State and Local Environmental Agencies
NC Department of Environmental Quality (NC DEQ)
The NC DEQ Division of Water Resources used CMAQ in 2009 for their Falls Lake Watershed Analysis Risk Management Framework (WARMF) development. CMAQ was used in the calculation of deposition into Falls Lake for different simulation scenarios on a seasonal or annual basis. The 2009 WARMF was used as a foundational element for the development of the Falls Lake strategy. A 2015 report was then used to evaluate the interim success of the strategy in achieving water quality goals, and successive versions of CMAQ were used to estimate improvements in atmospheric deposition of nutrients from the strategy’s baseline period.
State Implementation Plan (SIP)
When EPA establishes a new National Ambient Air Quality Standard (NAAQS) or revises an existing NAAQS, it must designate areas as meeting (attainment) or not meeting (nonattainment) the standard. The Clean Air Act (CAA) requires states to develop State Implementation Plans (SIPs): a plan to attain the standards for each area designated nonattainment for a NAAQS.
An important component of many SIPs is an attainment demonstration. This is a demonstration, most often using air quality modeling, which shows how states will attain the NAAQS in a future year. Many states have used CMAQ and other air quality models to support their attainment demonstrations. Models are used to determine which emissions control measures are needed to improve air quality to a level that meets the standards by CAA mandated deadlines. Below are a few examples of SIPs that have used CMAQ.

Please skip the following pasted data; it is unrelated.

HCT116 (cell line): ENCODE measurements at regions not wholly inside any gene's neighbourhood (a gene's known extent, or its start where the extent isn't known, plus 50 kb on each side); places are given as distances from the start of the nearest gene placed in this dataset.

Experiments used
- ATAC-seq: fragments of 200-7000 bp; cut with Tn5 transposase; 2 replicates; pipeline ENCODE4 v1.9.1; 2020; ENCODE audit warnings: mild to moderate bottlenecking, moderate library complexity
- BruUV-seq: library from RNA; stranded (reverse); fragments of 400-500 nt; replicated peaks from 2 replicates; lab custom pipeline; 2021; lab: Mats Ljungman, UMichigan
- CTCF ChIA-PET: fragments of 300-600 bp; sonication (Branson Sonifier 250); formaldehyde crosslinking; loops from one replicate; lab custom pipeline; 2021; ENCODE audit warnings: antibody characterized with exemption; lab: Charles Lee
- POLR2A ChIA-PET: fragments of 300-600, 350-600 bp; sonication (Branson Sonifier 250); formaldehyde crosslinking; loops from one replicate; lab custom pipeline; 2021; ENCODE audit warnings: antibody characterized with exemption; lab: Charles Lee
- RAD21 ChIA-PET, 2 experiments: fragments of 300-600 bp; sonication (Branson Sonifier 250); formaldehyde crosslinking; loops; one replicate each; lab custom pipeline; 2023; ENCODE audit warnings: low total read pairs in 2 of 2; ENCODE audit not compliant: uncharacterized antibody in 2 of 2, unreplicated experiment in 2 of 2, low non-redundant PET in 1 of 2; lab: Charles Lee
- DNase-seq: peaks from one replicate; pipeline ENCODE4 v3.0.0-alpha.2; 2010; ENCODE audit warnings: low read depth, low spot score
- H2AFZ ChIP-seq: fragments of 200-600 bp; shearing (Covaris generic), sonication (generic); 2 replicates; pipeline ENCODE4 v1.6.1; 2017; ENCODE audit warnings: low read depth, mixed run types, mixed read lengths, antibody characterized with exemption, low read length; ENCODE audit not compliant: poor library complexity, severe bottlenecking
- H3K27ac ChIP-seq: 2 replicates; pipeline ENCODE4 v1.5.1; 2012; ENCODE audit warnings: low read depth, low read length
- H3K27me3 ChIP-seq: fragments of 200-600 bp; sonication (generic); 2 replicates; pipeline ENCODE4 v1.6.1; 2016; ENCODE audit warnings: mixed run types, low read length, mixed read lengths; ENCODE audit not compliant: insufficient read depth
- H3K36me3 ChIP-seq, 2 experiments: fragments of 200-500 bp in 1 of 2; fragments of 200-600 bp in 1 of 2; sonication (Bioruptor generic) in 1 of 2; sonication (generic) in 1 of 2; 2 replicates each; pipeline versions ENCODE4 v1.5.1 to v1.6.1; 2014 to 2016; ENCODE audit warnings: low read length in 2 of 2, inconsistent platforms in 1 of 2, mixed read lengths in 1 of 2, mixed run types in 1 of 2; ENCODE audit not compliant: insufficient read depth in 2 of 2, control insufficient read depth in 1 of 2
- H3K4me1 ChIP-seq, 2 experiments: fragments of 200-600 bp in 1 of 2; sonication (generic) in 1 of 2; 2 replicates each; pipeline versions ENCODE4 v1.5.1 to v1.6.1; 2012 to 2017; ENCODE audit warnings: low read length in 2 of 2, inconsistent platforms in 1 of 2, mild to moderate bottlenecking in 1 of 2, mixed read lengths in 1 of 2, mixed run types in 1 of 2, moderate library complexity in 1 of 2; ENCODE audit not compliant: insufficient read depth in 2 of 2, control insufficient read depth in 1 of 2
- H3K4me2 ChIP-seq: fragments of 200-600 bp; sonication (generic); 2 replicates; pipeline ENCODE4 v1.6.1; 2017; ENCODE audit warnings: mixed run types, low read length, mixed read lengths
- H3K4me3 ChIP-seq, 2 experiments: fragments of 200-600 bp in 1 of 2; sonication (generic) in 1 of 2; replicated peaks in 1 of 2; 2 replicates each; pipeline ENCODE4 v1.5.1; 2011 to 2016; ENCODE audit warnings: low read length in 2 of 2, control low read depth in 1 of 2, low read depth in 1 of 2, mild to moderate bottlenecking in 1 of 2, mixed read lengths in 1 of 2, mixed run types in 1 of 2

The following links exit the site
- Georgia Environmental Protection Division
- Maryland Department of the Environment
- New Jersey Department of Environmental Protection
- New York State Department of Environmental Conservation
- San Joaquin Valley Unified Air Pollution Control District
- South Coast Air Quality Management District
- Utah Department of Environmental Quality
- Virginia Department of Environmental Quality
CMAQ is used by several academic institutions world-wide to conduct research in several topic areas. Research within academic institutions is often funded by national, state, or local government agencies. Some of that research includes:
- Improving the modelled interaction of pollutants by considering the outcomes of "chamber studies" (where pollutant reactions are measured at controlled temperatures and pressures).
- Using observations to improve the simulation of air quality at various spatial and temporal scales.
- Understanding interactions of meteorology and air quality.
- Improving the theoretical understanding of chemical processes in the air and near the ground.
- Understanding the implications of changes in emissions on air quality, water quality, and human health.
Graduate students often use CMAQ in their master’s and doctoral work, which sometimes results in peer-reviewed publications:
Several private companies utilize CMAQ when serving their clients, with the main focus on environmental, air quality, and meteorological support and consulting. Some of those companies maintain tailored and proprietary versions of the CMAQ software.
CMAQ impact: domestic and international
The map below illustrates the global nature of the CMAQ community and the large number of model downloads that have occurred over the last decade.